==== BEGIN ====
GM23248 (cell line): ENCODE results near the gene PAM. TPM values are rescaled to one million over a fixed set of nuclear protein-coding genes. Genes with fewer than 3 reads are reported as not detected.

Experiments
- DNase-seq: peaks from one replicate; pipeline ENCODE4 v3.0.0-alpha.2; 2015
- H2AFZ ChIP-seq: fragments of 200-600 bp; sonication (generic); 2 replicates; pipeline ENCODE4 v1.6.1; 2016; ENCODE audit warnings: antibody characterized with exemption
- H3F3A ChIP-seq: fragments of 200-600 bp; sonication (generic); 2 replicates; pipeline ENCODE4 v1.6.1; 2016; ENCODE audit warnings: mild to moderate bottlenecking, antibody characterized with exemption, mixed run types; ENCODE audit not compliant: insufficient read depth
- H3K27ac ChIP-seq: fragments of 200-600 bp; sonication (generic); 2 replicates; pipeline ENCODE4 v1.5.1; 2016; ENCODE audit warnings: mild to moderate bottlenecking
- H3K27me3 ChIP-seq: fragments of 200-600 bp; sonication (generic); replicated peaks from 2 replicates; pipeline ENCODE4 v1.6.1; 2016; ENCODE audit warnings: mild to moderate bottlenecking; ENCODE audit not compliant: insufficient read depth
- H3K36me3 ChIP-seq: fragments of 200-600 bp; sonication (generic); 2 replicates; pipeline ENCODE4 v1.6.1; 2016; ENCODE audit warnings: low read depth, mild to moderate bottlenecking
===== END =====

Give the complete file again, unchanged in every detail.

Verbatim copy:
GM23248 (cell line): ENCODE results near the gene PAM. TPM values are rescaled to one million over a fixed set of nuclear protein-coding genes. Genes with fewer than 3 reads are reported as not detected.

Experiments
- DNase-seq: peaks from one replicate; pipeline ENCODE4 v3.0.0-alpha.2; 2015
- H2AFZ ChIP-seq: fragments of 200-600 bp; sonication (generic); 2 replicates; pipeline ENCODE4 v1.6.1; 2016; ENCODE audit warnings: antibody characterized with exemption
- H3F3A ChIP-seq: fragments of 200-600 bp; sonication (generic); 2 replicates; pipeline ENCODE4 v1.6.1; 2016; ENCODE audit warnings: mild to moderate bottlenecking, antibody characterized with exemption, mixed run types; ENCODE audit not compliant: insufficient read depth
- H3K27ac ChIP-seq: fragments of 200-600 bp; sonication (generic); 2 replicates; pipeline ENCODE4 v1.5.1; 2016; ENCODE audit warnings: mild to moderate bottlenecking
- H3K27me3 ChIP-seq: fragments of 200-600 bp; sonication (generic); replicated peaks from 2 replicates; pipeline ENCODE4 v1.6.1; 2016; ENCODE audit warnings: mild to moderate bottlenecking; ENCODE audit not compliant: insufficient read depth
- H3K36me3 ChIP-seq: fragments of 200-600 bp; sonication (generic); 2 replicates; pipeline ENCODE4 v1.6.1; 2016; ENCODE audit warnings: low read depth, mild to moderate bottlenecking